Ugh, social media trolls: the bane of social media marketers’ existence. Always starting arguments, making ludicrous complaints, and demanding free stuff. How do you deal with them? And how do you build an engaged community when they’re polluting all of your social and content marketing?
For Burger King Norway, the answer was simple: bribe them to leave.
“This campaign gave us the opportunity to get rid of all the fans that just liked us because of freebies.”
In a move that virtually laughed in the face of brands that have spent years scrambling to increase their follower counts, Burger King Norway decided to shed as many disloyal fans as they could when launching their new Facebook page through a campaign dubbed “The Whopper Sellout.” It began with a microsite created to filter their future “likes.” Fans were given two options: “like” the new page, or get a free McDonald’s Big Mac – and be permanently blocked from the Burger King page.
The result was perhaps what one might expect: lots of people took the free burger. Burger King Norway dropped from 38,000 fans to 8,000. It sounds like a big loss, but that’s not how they’re framing it.
“This campaign gave us the opportunity to get rid of all the fans that just liked us because of freebies,” Burger King Scandinavia marketing director Sven Hars said in Fast Company’s Co.Create channel. “We stopped focusing on how many likes we had, and put time and resources into finding out what to talk about and how to engage our fans.”
But getting rid of nearly all of your fans? No matter what kind of negative chatter they may produce, does that make any sense at all? If you view true engagement as a more important metric than followers, there’s a fair argument to be made for the drastic fan diet.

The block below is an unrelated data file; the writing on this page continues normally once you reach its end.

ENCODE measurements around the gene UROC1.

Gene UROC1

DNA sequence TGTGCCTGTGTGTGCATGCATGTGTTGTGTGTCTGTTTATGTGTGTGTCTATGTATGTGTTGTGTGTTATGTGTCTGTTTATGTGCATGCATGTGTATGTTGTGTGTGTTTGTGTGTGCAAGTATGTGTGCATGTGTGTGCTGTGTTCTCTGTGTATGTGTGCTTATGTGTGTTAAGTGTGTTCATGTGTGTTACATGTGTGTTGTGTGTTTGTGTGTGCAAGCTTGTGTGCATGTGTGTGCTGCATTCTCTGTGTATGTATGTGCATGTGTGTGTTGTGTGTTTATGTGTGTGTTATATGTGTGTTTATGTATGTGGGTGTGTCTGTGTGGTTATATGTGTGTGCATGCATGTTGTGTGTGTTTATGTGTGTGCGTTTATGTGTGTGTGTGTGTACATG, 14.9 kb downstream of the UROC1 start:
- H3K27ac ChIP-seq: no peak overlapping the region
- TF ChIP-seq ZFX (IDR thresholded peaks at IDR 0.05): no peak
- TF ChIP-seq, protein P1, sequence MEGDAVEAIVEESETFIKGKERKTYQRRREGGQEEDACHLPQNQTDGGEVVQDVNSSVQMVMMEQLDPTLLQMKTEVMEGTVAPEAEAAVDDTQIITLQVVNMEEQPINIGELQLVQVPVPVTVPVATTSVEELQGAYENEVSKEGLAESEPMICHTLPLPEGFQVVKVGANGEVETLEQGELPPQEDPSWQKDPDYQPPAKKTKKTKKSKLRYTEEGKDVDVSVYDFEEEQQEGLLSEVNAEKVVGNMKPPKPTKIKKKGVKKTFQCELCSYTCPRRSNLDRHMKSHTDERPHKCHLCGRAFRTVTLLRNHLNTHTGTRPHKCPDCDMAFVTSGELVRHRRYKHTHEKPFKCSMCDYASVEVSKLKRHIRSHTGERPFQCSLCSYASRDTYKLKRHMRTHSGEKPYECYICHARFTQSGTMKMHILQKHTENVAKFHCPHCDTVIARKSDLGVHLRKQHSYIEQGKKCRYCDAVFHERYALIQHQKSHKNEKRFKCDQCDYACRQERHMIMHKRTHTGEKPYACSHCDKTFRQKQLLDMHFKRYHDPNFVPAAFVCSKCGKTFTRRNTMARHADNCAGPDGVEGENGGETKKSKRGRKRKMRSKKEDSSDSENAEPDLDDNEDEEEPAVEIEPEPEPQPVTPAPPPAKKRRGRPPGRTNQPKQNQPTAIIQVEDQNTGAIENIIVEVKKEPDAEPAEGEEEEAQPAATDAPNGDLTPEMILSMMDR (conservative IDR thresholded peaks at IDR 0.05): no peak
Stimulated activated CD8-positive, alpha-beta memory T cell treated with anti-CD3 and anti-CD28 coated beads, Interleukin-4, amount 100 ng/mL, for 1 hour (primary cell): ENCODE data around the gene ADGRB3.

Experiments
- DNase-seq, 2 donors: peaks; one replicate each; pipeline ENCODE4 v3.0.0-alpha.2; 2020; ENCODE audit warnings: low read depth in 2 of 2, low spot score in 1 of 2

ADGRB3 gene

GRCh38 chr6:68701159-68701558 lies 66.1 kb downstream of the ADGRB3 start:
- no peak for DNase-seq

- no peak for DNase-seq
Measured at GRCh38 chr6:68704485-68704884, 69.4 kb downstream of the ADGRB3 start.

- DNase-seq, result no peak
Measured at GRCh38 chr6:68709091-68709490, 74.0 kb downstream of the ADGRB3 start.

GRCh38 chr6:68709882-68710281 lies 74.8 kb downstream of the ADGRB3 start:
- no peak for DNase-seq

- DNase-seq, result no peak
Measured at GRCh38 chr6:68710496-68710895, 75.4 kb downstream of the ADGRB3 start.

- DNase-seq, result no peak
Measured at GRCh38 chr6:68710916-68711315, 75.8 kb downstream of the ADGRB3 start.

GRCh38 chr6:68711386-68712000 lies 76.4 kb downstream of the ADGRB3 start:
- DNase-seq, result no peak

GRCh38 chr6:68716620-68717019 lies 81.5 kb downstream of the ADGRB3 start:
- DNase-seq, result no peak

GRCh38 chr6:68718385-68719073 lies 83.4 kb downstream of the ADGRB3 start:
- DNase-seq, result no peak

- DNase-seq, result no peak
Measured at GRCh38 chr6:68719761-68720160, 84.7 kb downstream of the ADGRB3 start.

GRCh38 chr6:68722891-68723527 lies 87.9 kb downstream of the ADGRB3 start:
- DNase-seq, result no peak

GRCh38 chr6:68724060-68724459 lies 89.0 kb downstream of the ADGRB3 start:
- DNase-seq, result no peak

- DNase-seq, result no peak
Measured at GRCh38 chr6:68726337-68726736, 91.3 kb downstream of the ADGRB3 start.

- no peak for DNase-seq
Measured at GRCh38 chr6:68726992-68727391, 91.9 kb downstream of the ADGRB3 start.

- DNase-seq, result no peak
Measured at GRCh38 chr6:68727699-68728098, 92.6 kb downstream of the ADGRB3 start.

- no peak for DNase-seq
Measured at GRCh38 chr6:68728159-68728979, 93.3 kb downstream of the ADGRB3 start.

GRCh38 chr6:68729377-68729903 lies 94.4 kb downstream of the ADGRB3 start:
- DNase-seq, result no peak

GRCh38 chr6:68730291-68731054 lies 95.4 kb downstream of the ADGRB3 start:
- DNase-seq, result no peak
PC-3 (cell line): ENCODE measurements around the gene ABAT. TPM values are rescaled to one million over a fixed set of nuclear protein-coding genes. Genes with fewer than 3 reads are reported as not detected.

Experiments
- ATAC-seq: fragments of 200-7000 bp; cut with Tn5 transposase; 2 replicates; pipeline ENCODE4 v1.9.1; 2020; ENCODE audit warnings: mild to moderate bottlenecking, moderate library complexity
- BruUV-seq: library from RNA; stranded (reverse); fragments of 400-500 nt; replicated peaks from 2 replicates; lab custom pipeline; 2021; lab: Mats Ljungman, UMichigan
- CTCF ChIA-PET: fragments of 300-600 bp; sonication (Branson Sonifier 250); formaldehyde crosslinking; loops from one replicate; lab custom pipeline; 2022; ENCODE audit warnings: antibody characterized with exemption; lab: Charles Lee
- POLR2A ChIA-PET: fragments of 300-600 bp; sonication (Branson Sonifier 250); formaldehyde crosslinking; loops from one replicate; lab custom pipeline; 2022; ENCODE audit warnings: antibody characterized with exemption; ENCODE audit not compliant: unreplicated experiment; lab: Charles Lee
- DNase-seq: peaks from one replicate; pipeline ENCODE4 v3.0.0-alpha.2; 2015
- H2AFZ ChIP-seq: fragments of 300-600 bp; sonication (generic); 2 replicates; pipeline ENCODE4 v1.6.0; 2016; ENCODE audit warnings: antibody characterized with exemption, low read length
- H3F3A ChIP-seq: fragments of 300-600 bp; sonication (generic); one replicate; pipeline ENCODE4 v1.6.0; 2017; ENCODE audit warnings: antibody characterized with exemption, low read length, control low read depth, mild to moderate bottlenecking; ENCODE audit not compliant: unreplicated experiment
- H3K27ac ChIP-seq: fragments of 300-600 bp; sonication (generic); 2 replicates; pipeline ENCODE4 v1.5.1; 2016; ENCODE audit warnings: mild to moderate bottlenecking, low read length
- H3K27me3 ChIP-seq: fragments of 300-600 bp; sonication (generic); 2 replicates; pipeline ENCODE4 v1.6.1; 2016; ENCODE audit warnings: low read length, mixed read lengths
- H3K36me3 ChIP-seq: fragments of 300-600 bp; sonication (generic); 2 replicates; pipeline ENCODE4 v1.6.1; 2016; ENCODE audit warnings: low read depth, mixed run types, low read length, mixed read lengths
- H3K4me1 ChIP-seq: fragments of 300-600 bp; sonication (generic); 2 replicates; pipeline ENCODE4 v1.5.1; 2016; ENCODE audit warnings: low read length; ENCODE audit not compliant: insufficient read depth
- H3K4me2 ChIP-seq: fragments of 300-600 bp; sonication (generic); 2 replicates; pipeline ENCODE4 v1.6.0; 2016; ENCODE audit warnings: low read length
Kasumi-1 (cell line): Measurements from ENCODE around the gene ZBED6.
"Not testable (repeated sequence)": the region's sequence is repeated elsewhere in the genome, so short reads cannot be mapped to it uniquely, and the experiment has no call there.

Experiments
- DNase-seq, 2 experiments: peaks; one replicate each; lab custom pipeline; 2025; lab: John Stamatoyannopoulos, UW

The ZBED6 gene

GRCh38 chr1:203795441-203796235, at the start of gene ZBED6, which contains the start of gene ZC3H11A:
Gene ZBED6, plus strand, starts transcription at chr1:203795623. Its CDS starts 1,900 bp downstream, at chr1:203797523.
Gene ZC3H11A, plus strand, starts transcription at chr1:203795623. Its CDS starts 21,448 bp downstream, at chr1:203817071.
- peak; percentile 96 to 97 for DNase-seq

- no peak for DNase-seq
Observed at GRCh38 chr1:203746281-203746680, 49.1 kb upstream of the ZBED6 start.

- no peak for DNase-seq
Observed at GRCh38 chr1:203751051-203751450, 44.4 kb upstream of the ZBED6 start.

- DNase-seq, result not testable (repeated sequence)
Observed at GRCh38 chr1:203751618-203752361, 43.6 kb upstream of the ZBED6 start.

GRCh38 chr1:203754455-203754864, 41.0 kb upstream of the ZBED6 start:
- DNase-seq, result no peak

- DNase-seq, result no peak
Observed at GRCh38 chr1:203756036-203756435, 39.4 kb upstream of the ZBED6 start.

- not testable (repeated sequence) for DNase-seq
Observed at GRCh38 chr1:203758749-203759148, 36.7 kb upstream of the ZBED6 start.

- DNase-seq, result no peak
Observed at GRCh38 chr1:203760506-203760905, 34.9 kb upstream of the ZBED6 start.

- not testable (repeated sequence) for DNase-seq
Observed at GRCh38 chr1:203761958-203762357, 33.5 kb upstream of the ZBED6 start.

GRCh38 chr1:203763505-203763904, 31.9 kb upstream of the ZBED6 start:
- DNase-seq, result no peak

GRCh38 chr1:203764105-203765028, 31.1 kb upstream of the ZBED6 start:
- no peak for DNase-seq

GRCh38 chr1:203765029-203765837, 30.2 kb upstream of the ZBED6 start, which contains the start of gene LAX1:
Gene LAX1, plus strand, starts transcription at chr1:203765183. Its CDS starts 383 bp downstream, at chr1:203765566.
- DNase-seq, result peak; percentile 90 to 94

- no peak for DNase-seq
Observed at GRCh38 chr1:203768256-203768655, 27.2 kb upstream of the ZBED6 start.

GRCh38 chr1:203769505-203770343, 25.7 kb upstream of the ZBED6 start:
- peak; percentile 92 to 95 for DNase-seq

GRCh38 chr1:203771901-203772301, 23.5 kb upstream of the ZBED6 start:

Media Bistro reported that 60 percent of marketing agencies feel engagement is “the deepest level at which they could track return on investment from their social campaign,” according to a 2012 study. But as social marketers are realizing more and more, not all engagement is created equal. Spam and cheap like-baiting tactics (Like this post if you enjoy sunshine!) don’t actually move the needle. In that light, trolls can absolutely destroy a brand’s ability to generate meaningful engagement.
On the other hand, others have argued that when it comes fast food hamburgers, fans of one are probably fans of the next, and a lot of babies were likely thrown out with the bathwater.
In the campaign video that followed the experiment, Burger King Norway’s marketing firm expressed none such qualms, explaining their loss of 30,000 Facebook fans as a victory.
“But now, they have a page with 8,000 true and dedicated fans that interact with the brand in a much more positive way,” the video announced, “and the engagement level is five times higher compared to the old one.”
It’s difficult to argue with a 500% jump in engagement, no matter how many fans were lost. That’s even before considering that the new page has continued to grow and now stands at 10,611 likes.
The brand purports that increased engagement came because only “real fans” were left. That may be true, but here’s another way to look at it: The “Whopper Sellout” campaign was the most interesting piece of content they’ve produced — by far. Previously, all the page’s posts were either fairly generic ads, unappetizing food shots, or the occasional awkward photo of employees that don’t look particularly happy to be there.
It also goes to show — as GoldieBlox taught us — that creating the right kind of controversial content is a great strategy.
So far, though, Burger King Norway’s engagement appears to have dropped to previous levels, as the brand has failed to capitalize on the chance to keep creating cool pieces of content. Save for this great picture of a Whopper in a Santa hat, of course.
Our advice to Burger King Norway: make more cool content. The Whopper Sellout campaign should just be the beginning. This Whopper in a Santa hat, too, is just the beginning. So where to start? Perhaps by capitalizing on the one thing they know about their shiny, new audience: They aren’t into Big Macs, that’s for sure.
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